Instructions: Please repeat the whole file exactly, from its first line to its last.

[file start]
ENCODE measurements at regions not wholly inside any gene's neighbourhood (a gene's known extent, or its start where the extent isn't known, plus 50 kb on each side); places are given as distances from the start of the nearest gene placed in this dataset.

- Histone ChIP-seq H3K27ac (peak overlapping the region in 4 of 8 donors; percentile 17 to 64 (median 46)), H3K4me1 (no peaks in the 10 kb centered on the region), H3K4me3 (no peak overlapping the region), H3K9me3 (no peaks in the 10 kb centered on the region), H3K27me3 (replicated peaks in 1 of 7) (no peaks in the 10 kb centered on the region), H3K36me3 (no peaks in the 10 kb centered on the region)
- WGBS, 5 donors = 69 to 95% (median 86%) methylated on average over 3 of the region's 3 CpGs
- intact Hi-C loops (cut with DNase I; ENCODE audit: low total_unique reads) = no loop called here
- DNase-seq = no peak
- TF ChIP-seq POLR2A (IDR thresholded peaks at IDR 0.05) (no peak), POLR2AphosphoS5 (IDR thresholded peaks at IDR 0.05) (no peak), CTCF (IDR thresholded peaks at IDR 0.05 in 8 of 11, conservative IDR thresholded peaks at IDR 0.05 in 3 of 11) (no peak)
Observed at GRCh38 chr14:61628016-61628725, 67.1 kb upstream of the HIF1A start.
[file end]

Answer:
ENCODE measurements at regions not wholly inside any gene's neighbourhood (a gene's known extent, or its start where the extent isn't known, plus 50 kb on each side); places are given as distances from the start of the nearest gene placed in this dataset.

- Histone ChIP-seq H3K27ac (peak overlapping the region in 4 of 8 donors; percentile 17 to 64 (median 46)), H3K4me1 (no peaks in the 10 kb centered on the region), H3K4me3 (no peak overlapping the region), H3K9me3 (no peaks in the 10 kb centered on the region), H3K27me3 (replicated peaks in 1 of 7) (no peaks in the 10 kb centered on the region), H3K36me3 (no peaks in the 10 kb centered on the region)
- WGBS, 5 donors = 69 to 95% (median 86%) methylated on average over 3 of the region's 3 CpGs
- intact Hi-C loops (cut with DNase I; ENCODE audit: low total_unique reads) = no loop called here
- DNase-seq = no peak
- TF ChIP-seq POLR2A (IDR thresholded peaks at IDR 0.05) (no peak), POLR2AphosphoS5 (IDR thresholded peaks at IDR 0.05) (no peak), CTCF (IDR thresholded peaks at IDR 0.05 in 8 of 11, conservative IDR thresholded peaks at IDR 0.05 in 3 of 11) (no peak)
Observed at GRCh38 chr14:61628016-61628725, 67.1 kb upstream of the HIF1A start.